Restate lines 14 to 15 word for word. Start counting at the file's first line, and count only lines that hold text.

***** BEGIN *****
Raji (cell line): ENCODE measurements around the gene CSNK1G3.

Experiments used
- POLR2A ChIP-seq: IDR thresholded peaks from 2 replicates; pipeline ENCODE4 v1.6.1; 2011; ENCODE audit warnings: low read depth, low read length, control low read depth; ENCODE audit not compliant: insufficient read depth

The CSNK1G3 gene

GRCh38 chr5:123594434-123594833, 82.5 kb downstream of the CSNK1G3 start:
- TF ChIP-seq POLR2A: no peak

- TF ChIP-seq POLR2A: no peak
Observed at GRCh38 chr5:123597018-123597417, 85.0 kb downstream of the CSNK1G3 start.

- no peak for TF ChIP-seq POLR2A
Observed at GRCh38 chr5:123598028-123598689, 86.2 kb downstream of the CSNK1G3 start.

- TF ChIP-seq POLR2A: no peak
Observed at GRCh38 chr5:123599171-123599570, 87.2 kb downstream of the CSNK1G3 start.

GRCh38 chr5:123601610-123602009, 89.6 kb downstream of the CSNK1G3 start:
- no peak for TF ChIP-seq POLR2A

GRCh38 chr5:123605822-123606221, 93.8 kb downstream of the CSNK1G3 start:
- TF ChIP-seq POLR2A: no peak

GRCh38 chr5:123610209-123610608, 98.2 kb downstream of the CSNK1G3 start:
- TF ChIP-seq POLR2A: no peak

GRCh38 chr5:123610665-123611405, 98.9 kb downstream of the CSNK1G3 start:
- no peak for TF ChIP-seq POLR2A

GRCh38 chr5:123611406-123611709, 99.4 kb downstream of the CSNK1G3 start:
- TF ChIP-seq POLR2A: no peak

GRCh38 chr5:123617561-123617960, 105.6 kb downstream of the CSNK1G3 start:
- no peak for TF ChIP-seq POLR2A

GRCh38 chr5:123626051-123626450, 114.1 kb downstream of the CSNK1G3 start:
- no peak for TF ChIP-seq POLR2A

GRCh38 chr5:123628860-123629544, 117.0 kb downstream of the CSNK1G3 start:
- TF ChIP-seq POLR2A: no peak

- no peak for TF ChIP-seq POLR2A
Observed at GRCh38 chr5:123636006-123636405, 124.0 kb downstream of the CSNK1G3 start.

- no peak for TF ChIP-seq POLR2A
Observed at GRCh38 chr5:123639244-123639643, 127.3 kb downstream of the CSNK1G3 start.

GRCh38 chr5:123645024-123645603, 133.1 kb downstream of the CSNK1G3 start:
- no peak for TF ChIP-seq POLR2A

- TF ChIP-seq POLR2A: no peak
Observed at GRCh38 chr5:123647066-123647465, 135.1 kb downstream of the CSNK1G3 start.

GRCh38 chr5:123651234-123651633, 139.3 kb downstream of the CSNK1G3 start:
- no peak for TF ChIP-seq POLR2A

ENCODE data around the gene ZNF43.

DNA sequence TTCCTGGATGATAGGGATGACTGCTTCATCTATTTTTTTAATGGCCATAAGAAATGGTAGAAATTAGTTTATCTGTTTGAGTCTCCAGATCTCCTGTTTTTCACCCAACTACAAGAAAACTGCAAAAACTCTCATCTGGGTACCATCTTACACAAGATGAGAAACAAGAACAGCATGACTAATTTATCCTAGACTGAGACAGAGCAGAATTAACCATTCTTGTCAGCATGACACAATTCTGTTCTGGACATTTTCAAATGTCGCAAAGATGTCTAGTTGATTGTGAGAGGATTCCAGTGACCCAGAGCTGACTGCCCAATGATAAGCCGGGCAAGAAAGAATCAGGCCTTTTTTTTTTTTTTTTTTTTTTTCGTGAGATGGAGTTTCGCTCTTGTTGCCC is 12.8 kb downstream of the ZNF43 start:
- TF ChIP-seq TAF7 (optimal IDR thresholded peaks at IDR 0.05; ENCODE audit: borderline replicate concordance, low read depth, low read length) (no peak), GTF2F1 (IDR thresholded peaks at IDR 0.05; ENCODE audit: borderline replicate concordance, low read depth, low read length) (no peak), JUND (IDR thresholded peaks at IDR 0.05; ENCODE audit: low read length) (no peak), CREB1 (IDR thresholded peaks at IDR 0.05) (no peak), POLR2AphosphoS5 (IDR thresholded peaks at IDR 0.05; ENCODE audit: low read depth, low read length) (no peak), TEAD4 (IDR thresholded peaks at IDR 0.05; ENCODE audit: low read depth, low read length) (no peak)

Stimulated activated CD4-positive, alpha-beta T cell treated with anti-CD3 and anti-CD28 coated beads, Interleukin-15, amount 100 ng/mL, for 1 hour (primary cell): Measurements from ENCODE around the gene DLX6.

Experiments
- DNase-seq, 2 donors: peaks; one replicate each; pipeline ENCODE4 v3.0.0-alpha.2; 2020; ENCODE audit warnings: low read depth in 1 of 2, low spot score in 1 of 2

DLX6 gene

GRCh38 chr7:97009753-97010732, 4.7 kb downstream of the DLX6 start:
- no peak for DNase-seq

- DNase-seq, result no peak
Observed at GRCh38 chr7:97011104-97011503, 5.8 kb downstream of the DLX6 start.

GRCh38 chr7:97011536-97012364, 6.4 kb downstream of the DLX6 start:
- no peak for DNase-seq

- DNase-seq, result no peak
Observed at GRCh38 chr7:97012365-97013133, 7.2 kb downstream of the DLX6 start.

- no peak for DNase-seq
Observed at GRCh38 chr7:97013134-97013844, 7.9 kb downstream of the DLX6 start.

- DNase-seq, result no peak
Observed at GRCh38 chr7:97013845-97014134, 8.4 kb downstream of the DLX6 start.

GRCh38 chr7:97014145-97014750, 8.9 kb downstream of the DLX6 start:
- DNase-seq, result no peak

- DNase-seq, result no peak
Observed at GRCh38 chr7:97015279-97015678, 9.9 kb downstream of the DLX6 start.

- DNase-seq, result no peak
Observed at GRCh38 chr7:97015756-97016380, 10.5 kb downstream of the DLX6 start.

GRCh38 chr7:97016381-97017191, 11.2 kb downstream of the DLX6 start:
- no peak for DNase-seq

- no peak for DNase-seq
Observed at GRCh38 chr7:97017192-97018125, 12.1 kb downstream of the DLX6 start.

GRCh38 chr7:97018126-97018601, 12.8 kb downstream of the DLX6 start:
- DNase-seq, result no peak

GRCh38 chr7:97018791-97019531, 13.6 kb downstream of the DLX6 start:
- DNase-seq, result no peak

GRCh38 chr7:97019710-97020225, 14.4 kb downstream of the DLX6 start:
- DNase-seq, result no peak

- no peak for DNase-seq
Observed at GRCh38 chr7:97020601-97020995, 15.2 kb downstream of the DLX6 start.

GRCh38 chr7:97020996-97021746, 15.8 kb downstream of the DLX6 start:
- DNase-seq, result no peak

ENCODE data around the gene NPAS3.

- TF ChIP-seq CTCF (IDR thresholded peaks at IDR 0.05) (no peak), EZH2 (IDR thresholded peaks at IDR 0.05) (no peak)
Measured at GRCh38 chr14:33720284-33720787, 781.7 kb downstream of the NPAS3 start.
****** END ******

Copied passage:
- no peak for TF ChIP-seq POLR2A

GRCh38 chr5:123605822-123606221, 93.8 kb downstream of the CSNK1G3 start: